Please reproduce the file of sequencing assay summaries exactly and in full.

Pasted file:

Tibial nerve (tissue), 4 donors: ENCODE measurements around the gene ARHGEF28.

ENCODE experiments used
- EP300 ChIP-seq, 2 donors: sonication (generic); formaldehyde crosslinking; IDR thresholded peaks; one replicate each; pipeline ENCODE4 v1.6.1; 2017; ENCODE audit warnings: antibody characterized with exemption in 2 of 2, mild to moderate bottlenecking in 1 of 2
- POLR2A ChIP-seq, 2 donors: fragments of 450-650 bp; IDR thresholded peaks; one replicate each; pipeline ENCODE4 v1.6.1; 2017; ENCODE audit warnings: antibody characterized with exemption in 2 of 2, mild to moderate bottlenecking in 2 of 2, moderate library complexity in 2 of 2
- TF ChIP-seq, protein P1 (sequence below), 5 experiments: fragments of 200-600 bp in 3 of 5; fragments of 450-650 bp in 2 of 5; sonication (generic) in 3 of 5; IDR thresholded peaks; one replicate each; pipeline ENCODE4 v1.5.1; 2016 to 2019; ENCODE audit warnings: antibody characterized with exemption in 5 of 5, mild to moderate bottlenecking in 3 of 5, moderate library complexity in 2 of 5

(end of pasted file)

Tibial nerve (tissue), 4 donors: ENCODE measurements around the gene ARHGEF28.

ENCODE experiments used
- EP300 ChIP-seq, 2 donors: sonication (generic); formaldehyde crosslinking; IDR thresholded peaks; one replicate each; pipeline ENCODE4 v1.6.1; 2017; ENCODE audit warnings: antibody characterized with exemption in 2 of 2, mild to moderate bottlenecking in 1 of 2
- POLR2A ChIP-seq, 2 donors: fragments of 450-650 bp; IDR thresholded peaks; one replicate each; pipeline ENCODE4 v1.6.1; 2017; ENCODE audit warnings: antibody characterized with exemption in 2 of 2, mild to moderate bottlenecking in 2 of 2, moderate library complexity in 2 of 2
- TF ChIP-seq, protein P1 (sequence below), 5 experiments: fragments of 200-600 bp in 3 of 5; fragments of 450-650 bp in 2 of 5; sonication (generic) in 3 of 5; IDR thresholded peaks; one replicate each; pipeline ENCODE4 v1.5.1; 2016 to 2019; ENCODE audit warnings: antibody characterized with exemption in 5 of 5, mild to moderate bottlenecking in 3 of 5, moderate library complexity in 2 of 5